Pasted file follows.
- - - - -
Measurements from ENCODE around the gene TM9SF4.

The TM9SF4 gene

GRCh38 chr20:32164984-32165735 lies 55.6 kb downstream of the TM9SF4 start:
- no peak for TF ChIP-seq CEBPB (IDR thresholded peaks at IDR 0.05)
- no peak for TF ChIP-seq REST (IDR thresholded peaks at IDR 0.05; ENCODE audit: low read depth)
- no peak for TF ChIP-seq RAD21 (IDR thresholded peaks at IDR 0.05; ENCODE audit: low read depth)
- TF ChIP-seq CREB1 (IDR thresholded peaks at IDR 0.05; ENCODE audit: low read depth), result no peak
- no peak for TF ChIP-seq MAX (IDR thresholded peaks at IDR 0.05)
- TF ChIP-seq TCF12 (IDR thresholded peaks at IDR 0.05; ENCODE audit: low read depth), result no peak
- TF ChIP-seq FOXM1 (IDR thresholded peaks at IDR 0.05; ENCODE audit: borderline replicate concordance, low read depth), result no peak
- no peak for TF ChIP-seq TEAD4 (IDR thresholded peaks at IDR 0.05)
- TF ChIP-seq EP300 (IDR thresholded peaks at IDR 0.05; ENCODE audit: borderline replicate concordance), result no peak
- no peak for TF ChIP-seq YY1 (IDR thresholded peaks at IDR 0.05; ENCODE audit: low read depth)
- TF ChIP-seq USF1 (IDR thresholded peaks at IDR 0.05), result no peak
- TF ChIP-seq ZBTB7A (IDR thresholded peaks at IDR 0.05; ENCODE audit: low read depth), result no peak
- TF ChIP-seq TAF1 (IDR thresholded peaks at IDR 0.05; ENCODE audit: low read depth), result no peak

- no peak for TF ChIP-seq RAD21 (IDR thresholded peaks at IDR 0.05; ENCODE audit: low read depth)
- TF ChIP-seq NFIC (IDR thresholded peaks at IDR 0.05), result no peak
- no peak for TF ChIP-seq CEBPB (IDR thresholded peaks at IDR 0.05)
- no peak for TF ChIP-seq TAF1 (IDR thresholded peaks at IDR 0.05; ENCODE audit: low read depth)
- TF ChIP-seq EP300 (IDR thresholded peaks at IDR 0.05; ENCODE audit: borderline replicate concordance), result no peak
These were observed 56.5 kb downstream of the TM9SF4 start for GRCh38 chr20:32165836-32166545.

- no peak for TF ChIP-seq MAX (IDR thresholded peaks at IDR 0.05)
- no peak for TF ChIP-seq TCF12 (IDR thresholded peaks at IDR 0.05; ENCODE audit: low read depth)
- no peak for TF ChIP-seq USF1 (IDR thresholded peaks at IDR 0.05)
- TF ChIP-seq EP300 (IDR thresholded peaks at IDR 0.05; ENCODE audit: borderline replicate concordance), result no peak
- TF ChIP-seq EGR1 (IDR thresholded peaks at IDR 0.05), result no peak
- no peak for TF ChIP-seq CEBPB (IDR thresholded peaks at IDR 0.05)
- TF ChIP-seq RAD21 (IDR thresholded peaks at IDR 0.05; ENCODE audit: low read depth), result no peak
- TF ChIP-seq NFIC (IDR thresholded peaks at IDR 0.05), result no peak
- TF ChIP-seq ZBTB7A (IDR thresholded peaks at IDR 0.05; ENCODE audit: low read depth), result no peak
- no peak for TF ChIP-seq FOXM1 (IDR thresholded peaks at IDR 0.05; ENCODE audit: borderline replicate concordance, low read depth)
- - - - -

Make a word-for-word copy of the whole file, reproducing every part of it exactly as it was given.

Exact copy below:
Measurements from ENCODE around the gene TM9SF4.

The TM9SF4 gene

GRCh38 chr20:32164984-32165735 lies 55.6 kb downstream of the TM9SF4 start:
- no peak for TF ChIP-seq CEBPB (IDR thresholded peaks at IDR 0.05)
- no peak for TF ChIP-seq REST (IDR thresholded peaks at IDR 0.05; ENCODE audit: low read depth)
- no peak for TF ChIP-seq RAD21 (IDR thresholded peaks at IDR 0.05; ENCODE audit: low read depth)
- TF ChIP-seq CREB1 (IDR thresholded peaks at IDR 0.05; ENCODE audit: low read depth), result no peak
- no peak for TF ChIP-seq MAX (IDR thresholded peaks at IDR 0.05)
- TF ChIP-seq TCF12 (IDR thresholded peaks at IDR 0.05; ENCODE audit: low read depth), result no peak
- TF ChIP-seq FOXM1 (IDR thresholded peaks at IDR 0.05; ENCODE audit: borderline replicate concordance, low read depth), result no peak
- no peak for TF ChIP-seq TEAD4 (IDR thresholded peaks at IDR 0.05)
- TF ChIP-seq EP300 (IDR thresholded peaks at IDR 0.05; ENCODE audit: borderline replicate concordance), result no peak
- no peak for TF ChIP-seq YY1 (IDR thresholded peaks at IDR 0.05; ENCODE audit: low read depth)
- TF ChIP-seq USF1 (IDR thresholded peaks at IDR 0.05), result no peak
- TF ChIP-seq ZBTB7A (IDR thresholded peaks at IDR 0.05; ENCODE audit: low read depth), result no peak
- TF ChIP-seq TAF1 (IDR thresholded peaks at IDR 0.05; ENCODE audit: low read depth), result no peak

- no peak for TF ChIP-seq RAD21 (IDR thresholded peaks at IDR 0.05; ENCODE audit: low read depth)
- TF ChIP-seq NFIC (IDR thresholded peaks at IDR 0.05), result no peak
- no peak for TF ChIP-seq CEBPB (IDR thresholded peaks at IDR 0.05)
- no peak for TF ChIP-seq TAF1 (IDR thresholded peaks at IDR 0.05; ENCODE audit: low read depth)
- TF ChIP-seq EP300 (IDR thresholded peaks at IDR 0.05; ENCODE audit: borderline replicate concordance), result no peak
These were observed 56.5 kb downstream of the TM9SF4 start for GRCh38 chr20:32165836-32166545.

- no peak for TF ChIP-seq MAX (IDR thresholded peaks at IDR 0.05)
- no peak for TF ChIP-seq TCF12 (IDR thresholded peaks at IDR 0.05; ENCODE audit: low read depth)
- no peak for TF ChIP-seq USF1 (IDR thresholded peaks at IDR 0.05)
- TF ChIP-seq EP300 (IDR thresholded peaks at IDR 0.05; ENCODE audit: borderline replicate concordance), result no peak
- TF ChIP-seq EGR1 (IDR thresholded peaks at IDR 0.05), result no peak
- no peak for TF ChIP-seq CEBPB (IDR thresholded peaks at IDR 0.05)
- TF ChIP-seq RAD21 (IDR thresholded peaks at IDR 0.05; ENCODE audit: low read depth), result no peak
- TF ChIP-seq NFIC (IDR thresholded peaks at IDR 0.05), result no peak
- TF ChIP-seq ZBTB7A (IDR thresholded peaks at IDR 0.05; ENCODE audit: low read depth), result no peak
- no peak for TF ChIP-seq FOXM1 (IDR thresholded peaks at IDR 0.05; ENCODE audit: borderline replicate concordance, low read depth)